This article is concerned with the popular imaginaries associated with internships and unpaid labour and their implications for emerging subjectivities and the conceptualisations of work. It draws on a comparative analysis of three prime-time television series about young women’s experiences of their first entry in the world or work. By analysing the articulation of power relations between characters, and the imaginaries of work and success mobilised, the three series under examination (The Carries Diaries, Girls and 2 Broke Girls) reveal a normalisation of internships as a rite of passage for educated young women to enter the world of professional employment, articulated through different approaches to the issues of pedagogical, gender and labour relations. Their preemptive inherent critique of the official dual promise of internships as a learning experience and as a step towards paid employment is analysed in relation to recent critical attempts to counter-representations and free labour organising.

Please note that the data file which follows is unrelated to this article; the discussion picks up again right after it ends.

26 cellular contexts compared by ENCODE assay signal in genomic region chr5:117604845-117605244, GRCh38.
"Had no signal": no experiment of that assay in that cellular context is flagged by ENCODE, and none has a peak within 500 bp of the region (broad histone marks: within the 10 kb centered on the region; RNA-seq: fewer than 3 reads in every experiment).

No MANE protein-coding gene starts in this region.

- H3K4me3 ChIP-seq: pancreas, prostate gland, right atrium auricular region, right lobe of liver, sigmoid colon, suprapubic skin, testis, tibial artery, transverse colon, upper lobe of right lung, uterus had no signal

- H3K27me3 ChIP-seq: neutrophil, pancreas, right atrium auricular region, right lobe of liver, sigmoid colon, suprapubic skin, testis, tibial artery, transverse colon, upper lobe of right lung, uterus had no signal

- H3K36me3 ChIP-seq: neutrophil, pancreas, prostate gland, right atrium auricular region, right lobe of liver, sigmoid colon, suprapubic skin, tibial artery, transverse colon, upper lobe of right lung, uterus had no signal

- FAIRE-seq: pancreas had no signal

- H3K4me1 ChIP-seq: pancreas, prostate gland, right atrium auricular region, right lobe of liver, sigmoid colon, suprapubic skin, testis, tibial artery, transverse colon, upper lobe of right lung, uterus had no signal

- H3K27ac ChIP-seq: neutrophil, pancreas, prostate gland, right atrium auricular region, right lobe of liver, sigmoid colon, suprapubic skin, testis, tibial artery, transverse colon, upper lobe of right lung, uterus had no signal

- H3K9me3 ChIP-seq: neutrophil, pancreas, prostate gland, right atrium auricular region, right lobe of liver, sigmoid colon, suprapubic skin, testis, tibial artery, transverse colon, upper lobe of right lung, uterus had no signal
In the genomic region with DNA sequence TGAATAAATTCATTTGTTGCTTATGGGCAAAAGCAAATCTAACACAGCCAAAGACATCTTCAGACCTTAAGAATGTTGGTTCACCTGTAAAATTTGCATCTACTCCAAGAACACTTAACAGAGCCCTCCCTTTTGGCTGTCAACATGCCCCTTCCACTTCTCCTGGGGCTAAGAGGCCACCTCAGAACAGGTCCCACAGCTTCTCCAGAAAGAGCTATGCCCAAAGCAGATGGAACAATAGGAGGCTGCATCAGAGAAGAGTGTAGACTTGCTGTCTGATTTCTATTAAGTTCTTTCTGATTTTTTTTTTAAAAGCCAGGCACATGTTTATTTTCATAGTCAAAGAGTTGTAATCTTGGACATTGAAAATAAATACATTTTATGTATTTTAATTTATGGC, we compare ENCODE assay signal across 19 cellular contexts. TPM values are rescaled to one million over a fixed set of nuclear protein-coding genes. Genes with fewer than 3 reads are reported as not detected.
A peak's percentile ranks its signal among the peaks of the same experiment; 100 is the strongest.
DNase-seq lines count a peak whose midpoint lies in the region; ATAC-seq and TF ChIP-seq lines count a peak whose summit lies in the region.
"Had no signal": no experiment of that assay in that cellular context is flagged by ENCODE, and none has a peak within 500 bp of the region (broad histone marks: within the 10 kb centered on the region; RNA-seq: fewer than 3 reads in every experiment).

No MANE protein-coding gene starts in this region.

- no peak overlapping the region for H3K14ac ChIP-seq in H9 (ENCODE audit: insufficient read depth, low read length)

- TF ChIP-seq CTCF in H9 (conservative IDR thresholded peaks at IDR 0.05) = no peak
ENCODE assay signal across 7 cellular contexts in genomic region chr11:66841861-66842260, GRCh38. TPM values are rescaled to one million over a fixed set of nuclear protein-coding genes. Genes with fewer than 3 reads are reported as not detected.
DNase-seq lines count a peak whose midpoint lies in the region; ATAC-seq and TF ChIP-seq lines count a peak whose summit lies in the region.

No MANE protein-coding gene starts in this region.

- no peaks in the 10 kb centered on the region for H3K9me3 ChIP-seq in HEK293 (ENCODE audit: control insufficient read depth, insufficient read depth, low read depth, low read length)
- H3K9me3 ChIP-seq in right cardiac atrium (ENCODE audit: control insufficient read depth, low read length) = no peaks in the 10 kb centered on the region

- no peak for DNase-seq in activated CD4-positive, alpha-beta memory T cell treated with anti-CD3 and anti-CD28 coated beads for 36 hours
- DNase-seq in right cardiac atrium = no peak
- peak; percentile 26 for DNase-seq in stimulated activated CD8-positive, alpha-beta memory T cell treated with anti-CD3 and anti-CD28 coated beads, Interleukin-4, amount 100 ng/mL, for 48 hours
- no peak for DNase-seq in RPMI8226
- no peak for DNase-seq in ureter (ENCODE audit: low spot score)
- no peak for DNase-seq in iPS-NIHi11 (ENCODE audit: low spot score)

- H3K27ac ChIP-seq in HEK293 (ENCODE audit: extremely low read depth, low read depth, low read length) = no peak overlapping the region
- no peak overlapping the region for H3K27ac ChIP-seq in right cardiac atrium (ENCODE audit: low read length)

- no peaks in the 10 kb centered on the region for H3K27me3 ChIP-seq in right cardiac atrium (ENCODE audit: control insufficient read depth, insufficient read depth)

Keywords: Internship, unpaid labour, popular culture, TV series, young women, labour immaginary